Is owning a poultry business really this hard?!

Discussion in 'Managing Your Flock' started by JADOUBLELFARM, Feb 21, 2015.



    Aug 24, 2014
    I have had chickens for 20 years! My family has always had them for meat and eggs. We have mainly had heritage breeds.
    I decided in August I was going to start raising and breeding poultry. I have Orpington's, silkies, Polish, Wyandotte's, Cochins, Seabrights and ameruacana.
    I have lost 10% or more of my flock on regular basis. It seems there is always something going wrong. I bought vaccines hoping that would change my luck but that hasn't seemed to help either. Like today some how my babies, who are in my heated garage got lice, my WCB Polish suddenly is unable to stand, I found an orpington hen lathargic laying on the ground out side, and a cochin w a swollen eye. In the last week I have had 3 birds die all in different areas (cooped seperate) and had to cull 1.
    As stated above I have chickens for quit awhile and never had any of the issues I have had. Am I doing something wrong or is this just part of running a poultry business?
  2. N F C

    N F C whaz sup?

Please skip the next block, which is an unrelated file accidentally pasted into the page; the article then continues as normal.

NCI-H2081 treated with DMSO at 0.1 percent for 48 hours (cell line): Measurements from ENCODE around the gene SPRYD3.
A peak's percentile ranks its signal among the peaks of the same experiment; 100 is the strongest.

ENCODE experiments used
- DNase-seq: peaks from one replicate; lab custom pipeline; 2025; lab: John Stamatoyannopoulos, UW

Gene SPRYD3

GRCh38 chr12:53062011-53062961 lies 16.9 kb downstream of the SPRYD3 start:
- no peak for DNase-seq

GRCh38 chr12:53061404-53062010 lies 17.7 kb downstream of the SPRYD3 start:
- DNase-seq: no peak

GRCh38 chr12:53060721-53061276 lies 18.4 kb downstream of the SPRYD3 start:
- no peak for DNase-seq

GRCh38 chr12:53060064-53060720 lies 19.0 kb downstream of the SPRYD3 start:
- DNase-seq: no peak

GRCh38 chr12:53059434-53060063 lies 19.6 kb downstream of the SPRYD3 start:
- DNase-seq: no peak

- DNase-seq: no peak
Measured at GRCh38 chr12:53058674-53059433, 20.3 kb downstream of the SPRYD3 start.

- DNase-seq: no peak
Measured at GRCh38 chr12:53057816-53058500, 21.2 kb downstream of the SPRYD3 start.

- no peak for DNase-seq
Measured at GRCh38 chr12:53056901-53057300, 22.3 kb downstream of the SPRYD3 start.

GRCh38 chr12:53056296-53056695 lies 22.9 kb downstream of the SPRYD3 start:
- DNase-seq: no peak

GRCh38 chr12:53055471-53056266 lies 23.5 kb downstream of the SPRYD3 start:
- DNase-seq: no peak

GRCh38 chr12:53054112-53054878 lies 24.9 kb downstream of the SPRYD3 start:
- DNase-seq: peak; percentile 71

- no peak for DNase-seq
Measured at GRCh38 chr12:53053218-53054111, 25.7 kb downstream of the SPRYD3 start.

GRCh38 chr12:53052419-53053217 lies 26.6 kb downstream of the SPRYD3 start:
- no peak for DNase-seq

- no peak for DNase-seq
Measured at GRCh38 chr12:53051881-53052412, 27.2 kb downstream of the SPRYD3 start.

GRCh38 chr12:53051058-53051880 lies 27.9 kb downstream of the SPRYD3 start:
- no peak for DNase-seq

Dec 12, 2013
    Welcome to BYC!

    Having had a small business in the past, I learned to expect losses as well as (hopefully) some gains...that's the nature of a business. When you try to operate a business with live animals, those losses are going to include deaths, injuries and illness. That's not much comfort I know, just trying to point out that any business is a gamble and it is hard to grow one.

    You may be able to get some help for your injured and sick birds here:

    Hope things get better for you, good luck.
  3. Naser

    Naser Songster

    Oct 29, 2014
    If you keep hens for eggs and meat, look what breeds you should keep. you have some ornamental breeds.
  4. pdirt

    pdirt Songster

    May 11, 2013
    Eastern WA
    What part of the country (world) are you in? There is some avian flu going around in some parts of the US and Canada right now.

    The only way to know why your chickens died would be to send them in for a necropsy. Do a search on BYC here about it, there are instructions on how to prepare them properly to ship them for necropsy. Often universities with an ag department will have testing abilities for low cost. The expensive part is in shipping them, because they usually need to be shipped overnight.

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